While getting a great return on your investments pumps up your portfolio, the biggest determinant of your net worth -- at least when you're starting out -- is how much you can invest. After all, even earning market-beating returns won't do much if your investment is worth just a few hundred bucks.
Searching for the highest returns is a noble pursuit (many of us Fools live for it, in fact). However, many people would be better off focusing their energies on something more predictable than the stock market: their savings rate. Of course, to save more means to spend less. That's not always easy, but we can help.
Today, we'd like to introduce you (or perhaps reintroduce you) to the concept of living below your means (LBYM). This is a manner of living in which you make a concerted effort to save money and spend carefully.
Why should you bother? Because, Fool, your retirement will need to be financed somehow, unless you intend to work until you're 90. Don't you want to be lounging around by the pool reading trashy novels in a big floppy hat when you're 70?
At Fool.com we have an entire discussion board dedicated to sharing ideas and advice on the best methods to live below your means. This is the Foolish Mecca for all things fiscally responsible and frugal. Below are a few of the most popular tips gleaned from the board:
- Start by trying to get a handle on your spending. Carry around a small notebook and write down all of your expenditures for a month. Only when you fully understand where all of your money is going can you begin to efficiently spot places to cut back.
- One of the most repeated tips on the board involves eating out: Don't do it! Or at least, don't do it as often as you probably have been. Cooking at home can save you tons of money. Along that same vein, take your lunch to work instead of heading to McDonald's
(NYSE:MCD)every day. And drink more water -- it's cheaper and healthier than soft drinks. You'll be shocked at how much you aren't spending just by following these few suggestions.
- Keep up the maintenance on your car. Make sure that the brakes work and that the oil's been changed before you hear that grinding noise or smell smoke and have to pay for a major repair.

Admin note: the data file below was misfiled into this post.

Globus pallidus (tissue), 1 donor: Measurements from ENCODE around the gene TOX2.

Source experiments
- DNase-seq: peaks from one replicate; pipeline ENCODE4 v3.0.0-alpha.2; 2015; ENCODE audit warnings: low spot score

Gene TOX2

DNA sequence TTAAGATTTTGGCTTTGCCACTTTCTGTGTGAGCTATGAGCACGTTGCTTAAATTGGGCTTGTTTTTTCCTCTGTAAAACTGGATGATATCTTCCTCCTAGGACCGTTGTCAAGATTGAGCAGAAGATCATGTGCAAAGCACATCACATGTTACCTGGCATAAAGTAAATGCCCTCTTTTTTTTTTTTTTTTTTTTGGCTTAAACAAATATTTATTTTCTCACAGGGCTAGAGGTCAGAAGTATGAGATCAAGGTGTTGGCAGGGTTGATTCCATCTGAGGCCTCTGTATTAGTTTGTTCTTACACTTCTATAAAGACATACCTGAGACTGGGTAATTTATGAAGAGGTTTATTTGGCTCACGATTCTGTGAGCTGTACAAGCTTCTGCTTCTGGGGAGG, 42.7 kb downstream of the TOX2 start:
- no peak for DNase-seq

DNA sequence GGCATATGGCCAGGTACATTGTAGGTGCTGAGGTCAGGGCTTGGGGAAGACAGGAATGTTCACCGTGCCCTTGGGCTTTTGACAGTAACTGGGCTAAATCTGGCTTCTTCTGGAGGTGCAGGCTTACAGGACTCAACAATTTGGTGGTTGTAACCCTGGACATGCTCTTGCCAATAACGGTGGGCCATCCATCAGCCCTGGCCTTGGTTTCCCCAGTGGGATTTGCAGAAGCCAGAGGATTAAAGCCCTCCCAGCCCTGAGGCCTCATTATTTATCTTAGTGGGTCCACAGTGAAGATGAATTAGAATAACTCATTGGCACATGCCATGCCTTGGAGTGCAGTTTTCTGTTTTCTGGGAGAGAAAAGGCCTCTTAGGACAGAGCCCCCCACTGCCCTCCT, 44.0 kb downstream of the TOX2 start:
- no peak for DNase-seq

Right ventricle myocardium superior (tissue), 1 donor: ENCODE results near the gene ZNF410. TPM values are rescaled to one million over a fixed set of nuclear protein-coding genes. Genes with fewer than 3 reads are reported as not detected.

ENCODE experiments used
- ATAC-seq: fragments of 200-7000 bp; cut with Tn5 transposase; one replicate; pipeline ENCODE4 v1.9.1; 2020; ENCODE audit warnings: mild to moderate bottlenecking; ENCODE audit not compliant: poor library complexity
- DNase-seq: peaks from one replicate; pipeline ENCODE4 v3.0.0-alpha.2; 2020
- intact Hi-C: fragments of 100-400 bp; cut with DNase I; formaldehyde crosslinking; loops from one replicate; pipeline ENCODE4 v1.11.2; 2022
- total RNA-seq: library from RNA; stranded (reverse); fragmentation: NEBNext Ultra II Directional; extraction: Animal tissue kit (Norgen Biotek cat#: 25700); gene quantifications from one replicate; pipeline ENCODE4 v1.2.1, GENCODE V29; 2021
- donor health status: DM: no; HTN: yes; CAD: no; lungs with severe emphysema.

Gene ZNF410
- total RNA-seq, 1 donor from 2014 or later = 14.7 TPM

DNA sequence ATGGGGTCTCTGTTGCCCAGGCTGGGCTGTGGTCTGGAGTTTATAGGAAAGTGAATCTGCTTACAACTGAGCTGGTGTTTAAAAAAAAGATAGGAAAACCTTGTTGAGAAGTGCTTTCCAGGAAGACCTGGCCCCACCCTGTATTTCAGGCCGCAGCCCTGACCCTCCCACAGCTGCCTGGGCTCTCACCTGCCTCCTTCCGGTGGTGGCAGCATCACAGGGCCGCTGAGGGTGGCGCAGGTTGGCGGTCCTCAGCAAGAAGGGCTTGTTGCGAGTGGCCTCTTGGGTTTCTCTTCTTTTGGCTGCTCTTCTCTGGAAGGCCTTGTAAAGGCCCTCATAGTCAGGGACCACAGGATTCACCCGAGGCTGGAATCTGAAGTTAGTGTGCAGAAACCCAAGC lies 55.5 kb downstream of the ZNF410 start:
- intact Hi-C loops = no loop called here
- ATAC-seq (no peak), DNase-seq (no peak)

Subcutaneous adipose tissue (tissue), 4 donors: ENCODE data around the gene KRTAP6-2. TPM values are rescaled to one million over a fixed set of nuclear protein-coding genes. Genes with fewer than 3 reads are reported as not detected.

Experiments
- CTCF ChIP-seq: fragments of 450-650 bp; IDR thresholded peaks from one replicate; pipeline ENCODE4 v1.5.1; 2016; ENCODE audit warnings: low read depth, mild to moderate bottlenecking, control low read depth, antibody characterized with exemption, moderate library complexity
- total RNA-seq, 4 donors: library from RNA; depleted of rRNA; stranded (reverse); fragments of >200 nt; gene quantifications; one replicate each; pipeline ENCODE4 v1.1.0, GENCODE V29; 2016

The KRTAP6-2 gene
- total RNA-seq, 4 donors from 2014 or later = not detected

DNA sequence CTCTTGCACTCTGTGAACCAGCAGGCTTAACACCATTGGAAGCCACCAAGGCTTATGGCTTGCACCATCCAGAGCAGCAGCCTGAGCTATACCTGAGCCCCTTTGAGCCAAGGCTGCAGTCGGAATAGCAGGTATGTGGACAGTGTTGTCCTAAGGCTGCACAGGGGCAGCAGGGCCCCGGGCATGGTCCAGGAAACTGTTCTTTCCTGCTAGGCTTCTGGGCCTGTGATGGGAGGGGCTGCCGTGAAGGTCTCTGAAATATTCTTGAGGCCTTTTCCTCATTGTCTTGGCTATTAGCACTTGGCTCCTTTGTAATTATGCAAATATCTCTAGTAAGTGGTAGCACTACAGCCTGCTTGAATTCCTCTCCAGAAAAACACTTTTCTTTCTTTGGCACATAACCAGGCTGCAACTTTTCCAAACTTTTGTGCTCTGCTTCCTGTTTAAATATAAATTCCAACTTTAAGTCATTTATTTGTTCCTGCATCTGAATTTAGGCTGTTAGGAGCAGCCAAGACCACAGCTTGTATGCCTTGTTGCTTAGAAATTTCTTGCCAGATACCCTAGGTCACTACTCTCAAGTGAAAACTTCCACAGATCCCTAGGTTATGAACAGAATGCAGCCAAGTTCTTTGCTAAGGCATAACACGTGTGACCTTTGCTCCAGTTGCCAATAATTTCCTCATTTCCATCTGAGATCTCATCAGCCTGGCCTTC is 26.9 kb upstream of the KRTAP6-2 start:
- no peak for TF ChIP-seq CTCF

- Shop at garage sales and thrift stores. You know that old saying about one person's trash being another person's treasure? There's a great deal of truth in that.
- When and where you can, buy the generic version of foods at the grocery store. Think about buying in bulk, too, from a warehouse club.
- Make a wish list for items that you'd like to buy. Implement a "waiting period" for your wish list, and honestly examine your "wants" vs. your "needs." Don't buy anything from your list until the waiting period's up.
- Don't buy on credit unless you're prepared to pay off your balance every month. Interest charges can make even the most frugal purchase's price skyrocket.
- Can you bank cheaper? How about your insurance? Get new quotes to see if you can get your current coverage for less. Is your phone service the cheapest possible? Do you really need super-duper unleaded gas for your car? Would the quality of your life be greatly affected if you no longer had your current cable TV package -- or cable at all? What about that cell phone? Look carefully at every category in your budget and ask yourself how you can do it for less.
- Quit smoking, Fools! Save your money and your life!
There are tons more tips on the Living Below Your Means discussion board. Click on in and share your ideas. Then, once you start accumulating extra savings, put it to work. Visit our Savings Center and Discount Broker Center for ideas on how to best use your newfound cash.